Typical Ten Minute Rule Bill. Appealing to a populist agenda and with very little thought as to practicality, implementation, and the laws of unintended consequences.

    1. jeanrouge64

      Absolutely – as if the dears haven’t enough on their plates with Brexit and the idiotic infighting amount their seniors…

  5. Richard Copus

    Listed buildings are bound to be exempt from these regs and probably those in Conservation Areas (with or without Article 4s) where external alterations would adversely affect the Area.  Still, that’s only around 1% of the housing stock.  At the end of the day, upvc double glazing (although many of us love to hate it) has improved dramatically over the last few years to the extent that you have to go up to a window sometimes and touch it to check that it is not wood framed.

  6. Peter

    Live in an area where LPG is one’s source of warmth and “C” is impossible.

  7. jeremy1960

    Perhaps there should be a system whereby all MPs had to try a bill out before even considering implementing it? Would be interested to see how they got on with this one on their period properties, GDPR, not driving diesel cars ……

    Completely ludicrous and a complete waste of resources, there will be hours of debate, committee meetings, a draft bill and then a final bill which will be totally unworkable!

  8. NickTurner

    As always knee jerk reactions from MP’s who have little concept of buildings and the ‘problems in bringing those low rated properties up to a C band. Theory is fine but the ability to do it are not. How many EPC’s do we see that state to improve the existing EPC rating install underfloor insulation!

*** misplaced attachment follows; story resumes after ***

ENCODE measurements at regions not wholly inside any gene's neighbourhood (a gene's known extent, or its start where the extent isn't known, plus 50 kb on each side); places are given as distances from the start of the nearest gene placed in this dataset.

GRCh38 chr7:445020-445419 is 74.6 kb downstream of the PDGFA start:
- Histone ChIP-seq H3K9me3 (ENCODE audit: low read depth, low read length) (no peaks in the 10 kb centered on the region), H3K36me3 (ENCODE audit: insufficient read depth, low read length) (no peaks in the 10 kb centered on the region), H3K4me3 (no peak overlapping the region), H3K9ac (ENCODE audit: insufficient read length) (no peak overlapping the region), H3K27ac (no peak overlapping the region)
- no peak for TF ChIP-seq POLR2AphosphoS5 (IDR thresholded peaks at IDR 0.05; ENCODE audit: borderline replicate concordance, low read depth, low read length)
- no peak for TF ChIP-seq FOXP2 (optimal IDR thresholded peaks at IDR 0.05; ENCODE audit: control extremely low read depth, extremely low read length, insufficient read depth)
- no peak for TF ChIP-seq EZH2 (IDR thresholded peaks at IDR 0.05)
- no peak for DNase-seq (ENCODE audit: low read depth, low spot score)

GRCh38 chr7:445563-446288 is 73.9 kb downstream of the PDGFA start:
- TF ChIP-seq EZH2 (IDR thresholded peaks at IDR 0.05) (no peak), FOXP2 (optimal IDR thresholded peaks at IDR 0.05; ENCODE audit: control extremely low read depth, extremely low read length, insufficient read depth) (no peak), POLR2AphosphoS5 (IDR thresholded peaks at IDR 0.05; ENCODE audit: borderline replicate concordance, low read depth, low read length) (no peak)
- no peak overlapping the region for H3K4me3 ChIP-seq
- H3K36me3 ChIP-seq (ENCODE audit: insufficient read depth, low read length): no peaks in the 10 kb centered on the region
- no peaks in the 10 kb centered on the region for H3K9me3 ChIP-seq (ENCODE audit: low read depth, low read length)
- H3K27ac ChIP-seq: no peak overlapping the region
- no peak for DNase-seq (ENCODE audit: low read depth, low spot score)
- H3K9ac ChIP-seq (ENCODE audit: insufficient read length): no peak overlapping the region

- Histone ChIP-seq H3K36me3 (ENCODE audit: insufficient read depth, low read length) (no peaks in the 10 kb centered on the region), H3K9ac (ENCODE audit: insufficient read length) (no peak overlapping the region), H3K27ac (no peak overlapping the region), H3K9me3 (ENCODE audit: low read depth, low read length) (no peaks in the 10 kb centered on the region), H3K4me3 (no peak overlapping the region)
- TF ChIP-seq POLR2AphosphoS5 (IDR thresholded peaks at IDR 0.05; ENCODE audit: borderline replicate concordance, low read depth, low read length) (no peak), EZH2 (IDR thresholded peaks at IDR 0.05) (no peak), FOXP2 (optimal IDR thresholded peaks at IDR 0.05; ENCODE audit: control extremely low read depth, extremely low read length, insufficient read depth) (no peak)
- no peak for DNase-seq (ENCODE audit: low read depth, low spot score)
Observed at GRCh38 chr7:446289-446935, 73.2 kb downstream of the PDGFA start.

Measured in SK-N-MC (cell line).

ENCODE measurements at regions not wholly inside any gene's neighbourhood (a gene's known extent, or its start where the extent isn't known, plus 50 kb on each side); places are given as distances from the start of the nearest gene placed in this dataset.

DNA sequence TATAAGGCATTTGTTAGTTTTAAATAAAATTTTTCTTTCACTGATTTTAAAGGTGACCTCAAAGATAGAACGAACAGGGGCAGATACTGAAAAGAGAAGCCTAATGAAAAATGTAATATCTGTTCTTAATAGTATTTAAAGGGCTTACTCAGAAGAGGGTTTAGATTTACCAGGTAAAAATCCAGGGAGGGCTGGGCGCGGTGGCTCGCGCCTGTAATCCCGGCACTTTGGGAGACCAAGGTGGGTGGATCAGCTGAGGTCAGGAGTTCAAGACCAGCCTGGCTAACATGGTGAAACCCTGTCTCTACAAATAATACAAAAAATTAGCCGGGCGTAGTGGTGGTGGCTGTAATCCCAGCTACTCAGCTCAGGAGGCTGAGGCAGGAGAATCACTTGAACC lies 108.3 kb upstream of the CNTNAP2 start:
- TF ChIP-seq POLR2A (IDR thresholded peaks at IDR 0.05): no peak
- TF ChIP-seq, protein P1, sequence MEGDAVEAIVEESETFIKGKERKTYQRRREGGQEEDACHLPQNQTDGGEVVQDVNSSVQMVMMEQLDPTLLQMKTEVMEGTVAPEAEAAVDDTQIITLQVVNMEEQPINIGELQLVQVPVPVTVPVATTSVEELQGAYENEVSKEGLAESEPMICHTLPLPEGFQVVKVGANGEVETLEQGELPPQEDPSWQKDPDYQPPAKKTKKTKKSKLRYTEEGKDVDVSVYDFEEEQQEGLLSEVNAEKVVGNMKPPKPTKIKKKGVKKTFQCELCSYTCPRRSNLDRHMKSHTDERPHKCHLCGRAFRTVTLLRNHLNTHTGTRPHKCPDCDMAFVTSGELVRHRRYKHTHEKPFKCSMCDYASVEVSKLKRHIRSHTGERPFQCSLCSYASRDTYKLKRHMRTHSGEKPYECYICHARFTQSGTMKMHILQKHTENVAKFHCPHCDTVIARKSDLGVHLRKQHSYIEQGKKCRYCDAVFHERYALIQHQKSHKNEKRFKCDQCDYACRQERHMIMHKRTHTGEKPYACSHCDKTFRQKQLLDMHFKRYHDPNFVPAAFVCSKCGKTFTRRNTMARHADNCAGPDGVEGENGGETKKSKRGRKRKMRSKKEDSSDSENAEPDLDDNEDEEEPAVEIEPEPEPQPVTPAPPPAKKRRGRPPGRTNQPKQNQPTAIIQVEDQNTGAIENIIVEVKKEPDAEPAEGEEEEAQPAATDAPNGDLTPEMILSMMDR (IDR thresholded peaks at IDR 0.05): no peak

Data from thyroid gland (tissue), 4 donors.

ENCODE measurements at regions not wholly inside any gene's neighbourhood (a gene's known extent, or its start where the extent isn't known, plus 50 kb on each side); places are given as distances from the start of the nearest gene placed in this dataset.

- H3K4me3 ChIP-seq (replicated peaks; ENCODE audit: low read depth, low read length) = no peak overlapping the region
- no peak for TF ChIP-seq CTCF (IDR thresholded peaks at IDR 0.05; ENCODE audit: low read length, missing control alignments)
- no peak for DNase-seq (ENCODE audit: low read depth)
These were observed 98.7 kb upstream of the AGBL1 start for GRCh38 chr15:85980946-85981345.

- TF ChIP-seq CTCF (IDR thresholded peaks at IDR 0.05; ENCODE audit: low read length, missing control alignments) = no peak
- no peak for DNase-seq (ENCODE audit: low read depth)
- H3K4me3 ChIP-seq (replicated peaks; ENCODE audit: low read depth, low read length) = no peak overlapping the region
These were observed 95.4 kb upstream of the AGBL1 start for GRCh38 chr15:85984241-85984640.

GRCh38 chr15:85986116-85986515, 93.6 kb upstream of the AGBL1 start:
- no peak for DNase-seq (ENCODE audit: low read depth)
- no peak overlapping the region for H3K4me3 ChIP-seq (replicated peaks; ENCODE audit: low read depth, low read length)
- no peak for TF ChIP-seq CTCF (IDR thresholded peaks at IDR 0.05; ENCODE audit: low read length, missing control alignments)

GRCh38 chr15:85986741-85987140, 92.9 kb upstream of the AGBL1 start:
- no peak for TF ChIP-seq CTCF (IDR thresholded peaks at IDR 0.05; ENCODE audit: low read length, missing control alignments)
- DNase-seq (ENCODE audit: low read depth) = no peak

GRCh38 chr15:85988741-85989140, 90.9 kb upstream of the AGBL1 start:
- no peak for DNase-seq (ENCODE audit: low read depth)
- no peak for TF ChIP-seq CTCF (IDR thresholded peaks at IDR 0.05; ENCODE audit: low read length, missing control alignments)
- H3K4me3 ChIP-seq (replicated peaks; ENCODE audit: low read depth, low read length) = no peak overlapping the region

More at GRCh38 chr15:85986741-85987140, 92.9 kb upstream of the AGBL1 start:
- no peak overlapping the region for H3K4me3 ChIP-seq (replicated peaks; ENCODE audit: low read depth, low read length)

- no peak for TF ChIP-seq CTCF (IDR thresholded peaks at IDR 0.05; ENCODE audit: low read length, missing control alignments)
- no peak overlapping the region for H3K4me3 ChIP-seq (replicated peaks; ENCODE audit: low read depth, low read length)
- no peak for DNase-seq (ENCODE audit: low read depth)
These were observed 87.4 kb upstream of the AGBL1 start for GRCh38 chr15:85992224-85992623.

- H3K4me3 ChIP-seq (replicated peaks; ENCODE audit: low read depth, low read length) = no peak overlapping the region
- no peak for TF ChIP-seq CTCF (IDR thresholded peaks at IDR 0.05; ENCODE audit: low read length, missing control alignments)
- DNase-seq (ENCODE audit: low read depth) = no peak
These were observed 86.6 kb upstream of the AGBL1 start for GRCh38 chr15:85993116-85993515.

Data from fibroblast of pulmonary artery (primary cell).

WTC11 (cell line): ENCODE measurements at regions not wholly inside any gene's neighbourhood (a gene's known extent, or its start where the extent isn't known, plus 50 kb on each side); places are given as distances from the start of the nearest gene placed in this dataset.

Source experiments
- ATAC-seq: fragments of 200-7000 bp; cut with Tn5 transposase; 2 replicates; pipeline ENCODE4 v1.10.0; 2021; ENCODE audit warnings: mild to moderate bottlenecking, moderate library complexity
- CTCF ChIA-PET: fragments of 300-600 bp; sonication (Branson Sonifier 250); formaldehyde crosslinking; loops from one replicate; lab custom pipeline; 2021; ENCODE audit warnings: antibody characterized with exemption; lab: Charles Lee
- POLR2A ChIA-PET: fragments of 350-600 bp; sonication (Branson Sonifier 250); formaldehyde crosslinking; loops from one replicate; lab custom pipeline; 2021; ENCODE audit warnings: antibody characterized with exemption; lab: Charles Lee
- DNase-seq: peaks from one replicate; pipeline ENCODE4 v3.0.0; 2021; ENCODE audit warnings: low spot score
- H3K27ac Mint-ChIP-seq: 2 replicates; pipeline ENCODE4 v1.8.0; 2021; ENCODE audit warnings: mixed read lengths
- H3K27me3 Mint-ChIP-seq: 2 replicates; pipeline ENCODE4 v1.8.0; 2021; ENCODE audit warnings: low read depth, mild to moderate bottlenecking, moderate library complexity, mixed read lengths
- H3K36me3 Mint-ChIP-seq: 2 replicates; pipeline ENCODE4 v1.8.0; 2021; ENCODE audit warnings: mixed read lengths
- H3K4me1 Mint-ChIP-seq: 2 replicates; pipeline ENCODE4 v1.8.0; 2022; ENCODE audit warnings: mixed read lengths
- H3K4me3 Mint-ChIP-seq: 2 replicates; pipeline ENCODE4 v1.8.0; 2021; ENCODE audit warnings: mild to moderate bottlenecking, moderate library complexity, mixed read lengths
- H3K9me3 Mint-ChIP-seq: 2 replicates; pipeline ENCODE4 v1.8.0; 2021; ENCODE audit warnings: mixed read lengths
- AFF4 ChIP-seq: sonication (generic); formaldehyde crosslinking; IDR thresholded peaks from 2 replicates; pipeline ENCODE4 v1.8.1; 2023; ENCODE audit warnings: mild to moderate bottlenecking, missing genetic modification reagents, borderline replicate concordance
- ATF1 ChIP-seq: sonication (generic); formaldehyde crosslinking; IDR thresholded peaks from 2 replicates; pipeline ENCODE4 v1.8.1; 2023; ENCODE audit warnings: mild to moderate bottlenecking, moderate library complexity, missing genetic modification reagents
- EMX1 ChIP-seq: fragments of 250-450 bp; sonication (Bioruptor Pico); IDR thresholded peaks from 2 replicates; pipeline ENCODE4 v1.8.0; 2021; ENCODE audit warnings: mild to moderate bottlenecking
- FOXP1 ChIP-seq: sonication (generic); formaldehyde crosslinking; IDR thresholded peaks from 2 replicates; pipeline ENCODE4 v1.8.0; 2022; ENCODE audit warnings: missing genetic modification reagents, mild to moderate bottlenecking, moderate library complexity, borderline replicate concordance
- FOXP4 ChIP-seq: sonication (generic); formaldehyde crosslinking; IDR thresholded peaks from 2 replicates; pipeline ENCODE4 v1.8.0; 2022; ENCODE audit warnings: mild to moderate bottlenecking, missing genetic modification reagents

One positive way forward would be for the building regulations to require PV panels on all new build homes; the price of these panels would come down and hey presto! But common sense in MP’s is , err, lacking. Also expanding on  Richard Copus above  why not allow double glazing in listed buildings and conservation areas as many designs now are suitable and you really have to look hard. I feel a Specsave ad  materialising!

    Jeremy 1960 above makes the very good point about MP’s trying out bills before they suggest them. Perhaps they ought to put their bill where their brain is.

  9. Woodentop

    Stupid. I do EPC’s and can confirm that that is near impossible to achieve in the main on properties built up to  the present day. The cost is extortionate to upgrade existing and many old properties cannot be upgraded that high in any event. It would require change in building regulations for new builds only and cost currently prohibitive to most builders hopping to pass on to the buyer, unless we all start living in flats. The cost for homebuyers that could upgrade would be in the £thousands, not affordable to most and not recoverable in energy saving costs, which is why they are a recommendation on the EPC.


    Have always thought that it would be a good idea, when the technology allows for roofs to have tiles/slates replaced with solar tiles, not the stick on top uggly things they do now. You can’t get under them for repairs.

  10. ArthurHouse02

    This in the future is going to be comparable to leasehold properties with short leases. Properties that have D or below rated EPC needing thousands spending to improve the rating will become either unsellable or the value will be dramatically reduced crippling the owners financially. This will encourage people not to sell their homes and further decrease the supply issues the housing market faces currently.

  11. Settle Down

    Its not as though EPC’s are even done on a scientific basis, just a set of broad assumption based on the age and type of property.

    If internal wall insulation can’t be seen its not counted……… what an absolute farce. I work in the Yorkshire Dales and The Ribble Valley and this dumb idea should remove most of the housing stock in one swipe.

  12. The_Maluka

    I love it.  Just another example of a government determined to make the accommodation situation worse in the middle of a housing crisis.